After a multitude of students spoke about their experiences with racism on campus, whether it be the dorms, the Quad or their graduation, the Multicultural Student Center realized it was time to take action — fast. It was from this sense of urgency to strengthen the bond between underrepresented minority students and the Boise State campus that Francisco Salinas, director of Student Diversity and Inclusion, came up with the idea to create a space where students had the opportunity to share their stories. This idea, eventually, came to fruition as the Navigating Race, Strategizing Space series.
“I think at times we have underrepresented students on this campus who are having these experiences, but they don’t know that there (are) similar experiences being had by some of their fellow classmates who may not be from their identity group,” said Ro Parker, director of Multicultural Student Services. “There are students from underrepresented groups that are being vocal, and I know that some of them already in positions of leadership. We’re reaching out to those students come and bring members from the groups that they’re part of. The idea is to listen to each other about how they’ve overcome those (experiences) and how they’ve dealt with those.”
Salinas and Parker created the discussion series to open the conversational doors to students who have yet to share their stories with a broader audience than those closest to them. The series will take place on April 2 from 5:30-7:30 p.m., followed by a faculty and administration listening session on April 9 from 3-5 p.m. and a final student-focused session on April 16 from 5:30-7:30 p.m., all located in the Student Diversity Center.
“This is really targeted at underrepresented minority students, but everything we do is open to everyone,” Salinas said. “For underrepresented students, they have experiences that they have decided to keep to themselves or only share in limited company. In this case, there is a big gap in what the students are experiencing and what the administration knows they’re experiencing, and we want to close that gap.”
From an organizational perspective, the series seems prepared for success, but the true performance of the series can only be gauged by the readiness and openness of the students willing to use the platform for discussion. While Salinas recognizes the need for underrepresented students to share their experiences, Elizabeth Almanza, graduate student and First Forward coordinator, believes the discussion goes beyond a platform, and can be considered a healing mechanism.
“To me, it’s like a social justice-oriented approach to healing,” Almanza said. “It’s a platform for students to come and have their voices uplifted. I feel like (students of color) all experience oppression on this campus, but some of us may not be able to name our oppression, we may not have the verbiage to do so. To me, it’s going to be amazing to hold a space for students to share and be able to relate to those experiences and know they’re not alone in their journey.”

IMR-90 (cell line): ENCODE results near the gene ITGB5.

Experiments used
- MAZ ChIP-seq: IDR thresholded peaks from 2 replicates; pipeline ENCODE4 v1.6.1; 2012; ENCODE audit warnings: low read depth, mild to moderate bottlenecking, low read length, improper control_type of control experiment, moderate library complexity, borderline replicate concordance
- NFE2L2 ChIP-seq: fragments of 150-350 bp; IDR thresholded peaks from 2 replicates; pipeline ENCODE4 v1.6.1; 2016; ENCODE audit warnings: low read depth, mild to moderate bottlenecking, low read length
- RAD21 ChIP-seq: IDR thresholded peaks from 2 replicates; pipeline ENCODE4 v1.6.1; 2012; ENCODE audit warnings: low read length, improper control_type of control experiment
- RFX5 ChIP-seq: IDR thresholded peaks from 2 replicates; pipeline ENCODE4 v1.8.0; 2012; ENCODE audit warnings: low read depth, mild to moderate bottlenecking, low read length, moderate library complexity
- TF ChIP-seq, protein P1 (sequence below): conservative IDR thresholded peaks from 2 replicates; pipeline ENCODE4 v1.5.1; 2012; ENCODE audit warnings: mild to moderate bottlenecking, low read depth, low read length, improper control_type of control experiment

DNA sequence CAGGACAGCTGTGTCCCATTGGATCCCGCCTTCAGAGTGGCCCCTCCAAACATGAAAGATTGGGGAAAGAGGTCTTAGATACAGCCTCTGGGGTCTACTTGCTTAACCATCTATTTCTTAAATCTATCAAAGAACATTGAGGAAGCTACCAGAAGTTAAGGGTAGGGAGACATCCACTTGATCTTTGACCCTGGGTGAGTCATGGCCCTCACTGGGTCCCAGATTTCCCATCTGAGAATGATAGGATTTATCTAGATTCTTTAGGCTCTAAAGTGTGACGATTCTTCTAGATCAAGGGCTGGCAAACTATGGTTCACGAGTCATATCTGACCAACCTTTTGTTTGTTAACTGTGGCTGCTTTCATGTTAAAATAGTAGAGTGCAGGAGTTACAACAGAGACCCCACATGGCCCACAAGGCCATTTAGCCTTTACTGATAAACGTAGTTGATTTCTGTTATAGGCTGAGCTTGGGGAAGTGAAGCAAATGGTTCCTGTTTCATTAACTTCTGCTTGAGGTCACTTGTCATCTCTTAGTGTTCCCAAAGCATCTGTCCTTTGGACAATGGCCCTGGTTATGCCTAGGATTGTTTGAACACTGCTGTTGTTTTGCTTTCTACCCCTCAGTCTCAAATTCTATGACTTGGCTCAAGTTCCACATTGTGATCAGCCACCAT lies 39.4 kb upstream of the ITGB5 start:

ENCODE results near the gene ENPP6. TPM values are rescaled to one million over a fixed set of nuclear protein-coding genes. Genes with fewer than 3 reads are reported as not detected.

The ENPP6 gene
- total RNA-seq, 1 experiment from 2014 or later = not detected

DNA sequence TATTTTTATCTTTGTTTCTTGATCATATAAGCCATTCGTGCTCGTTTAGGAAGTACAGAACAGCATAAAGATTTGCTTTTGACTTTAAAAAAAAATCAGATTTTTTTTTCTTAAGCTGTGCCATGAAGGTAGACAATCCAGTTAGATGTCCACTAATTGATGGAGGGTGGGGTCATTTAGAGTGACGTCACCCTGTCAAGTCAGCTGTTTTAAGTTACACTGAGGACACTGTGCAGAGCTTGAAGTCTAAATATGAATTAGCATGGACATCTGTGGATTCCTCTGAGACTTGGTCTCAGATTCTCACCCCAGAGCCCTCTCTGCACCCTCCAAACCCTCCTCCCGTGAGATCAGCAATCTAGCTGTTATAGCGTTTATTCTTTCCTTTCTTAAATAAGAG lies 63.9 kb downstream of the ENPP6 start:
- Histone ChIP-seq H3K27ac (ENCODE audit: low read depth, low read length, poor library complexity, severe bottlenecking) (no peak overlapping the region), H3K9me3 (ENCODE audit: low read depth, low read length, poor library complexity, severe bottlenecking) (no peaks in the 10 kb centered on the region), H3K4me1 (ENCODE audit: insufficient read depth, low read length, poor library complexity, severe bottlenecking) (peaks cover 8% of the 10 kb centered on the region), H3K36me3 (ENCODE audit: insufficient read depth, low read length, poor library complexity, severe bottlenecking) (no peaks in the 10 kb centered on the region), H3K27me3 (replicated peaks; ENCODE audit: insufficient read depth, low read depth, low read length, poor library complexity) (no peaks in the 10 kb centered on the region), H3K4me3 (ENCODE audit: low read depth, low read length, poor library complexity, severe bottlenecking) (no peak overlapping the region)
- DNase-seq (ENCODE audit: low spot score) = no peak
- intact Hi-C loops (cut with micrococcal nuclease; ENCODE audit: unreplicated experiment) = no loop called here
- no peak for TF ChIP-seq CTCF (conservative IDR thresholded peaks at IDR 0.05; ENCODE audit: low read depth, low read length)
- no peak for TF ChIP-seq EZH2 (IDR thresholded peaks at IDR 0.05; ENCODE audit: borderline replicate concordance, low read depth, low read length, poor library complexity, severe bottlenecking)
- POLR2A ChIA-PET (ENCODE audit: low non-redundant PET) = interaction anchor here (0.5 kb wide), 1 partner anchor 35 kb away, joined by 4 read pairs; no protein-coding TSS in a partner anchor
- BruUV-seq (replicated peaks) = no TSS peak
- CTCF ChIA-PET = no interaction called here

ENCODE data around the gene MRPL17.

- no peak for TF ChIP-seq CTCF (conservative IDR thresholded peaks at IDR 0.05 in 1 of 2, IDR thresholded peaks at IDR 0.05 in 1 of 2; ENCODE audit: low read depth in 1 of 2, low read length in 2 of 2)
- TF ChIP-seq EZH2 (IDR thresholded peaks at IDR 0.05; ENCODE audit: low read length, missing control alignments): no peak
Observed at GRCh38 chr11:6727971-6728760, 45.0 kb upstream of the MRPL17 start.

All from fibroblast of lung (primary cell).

While this healing process will only occur over time for the students affected by racism at Boise State, Almanza believes the series of discussions will open valuable doors for the students using the platform, as well as the administrators, who the series creators hope will attend the listening sessions to foster the growth of the students’ ideas across the university.
“(The second session is) an opportunity for them to come and learn, tell their true experiences,” Almanza said. “It’s going to be a really transformative space, where faculty can come and learn about ways to make spaces more inclusive and welcoming. The final session is focused on students again, and my goal would be to organize, mobilize and strategize. It’s an opportunity for students to feel empowered and able to enact change.”
More than anything, however, Almanza hopes that fewer students have the same campus experience as she has had since becoming a graduate student at Boise State. She also intends for the Navigating Race series to be both an educational and transitional experience for the relationship between underrepresented minority students and their identities.
“In terms of my race, at first I kept to myself whenever I would hear my colleagues make racist comments,” Almanza said. “I had a colleague ask me how I knew so many illegals, where I’m really from. I had a professor tell me that all I do is talk about race and capitalism, and that she believes ‘that Elizabeth is a threat to the rest of the students, and she makes everyone uncomfortable.’ That was an experience that was really disheartening, but it was somewhat addressed. I believe that students shouldn’t have to go through that regardless of whether they’re paying out of pocket or not. I’ve paid to be oppressed on this campus.”
Almanza sees the value in the event, while recognizing that it can’t succeed without the support of the administration, faculty and staff listening to the messages and receiving the feedback that the students prepare. While the event is student-focused, Parker wants those attending to know that the event is student-driven, as well.
“We do say that students have a very powerful voice, but until they can find out what that process is, like who do they talk to and where do they aim this at, it can be really frustrating experience,” Parker said. “And so, I think that for them to come together and say, ‘Okay, let’s everybody get together, and let’s have a discussion about where we need to go with this…’ I give a lot of credit to the students for asking for this.”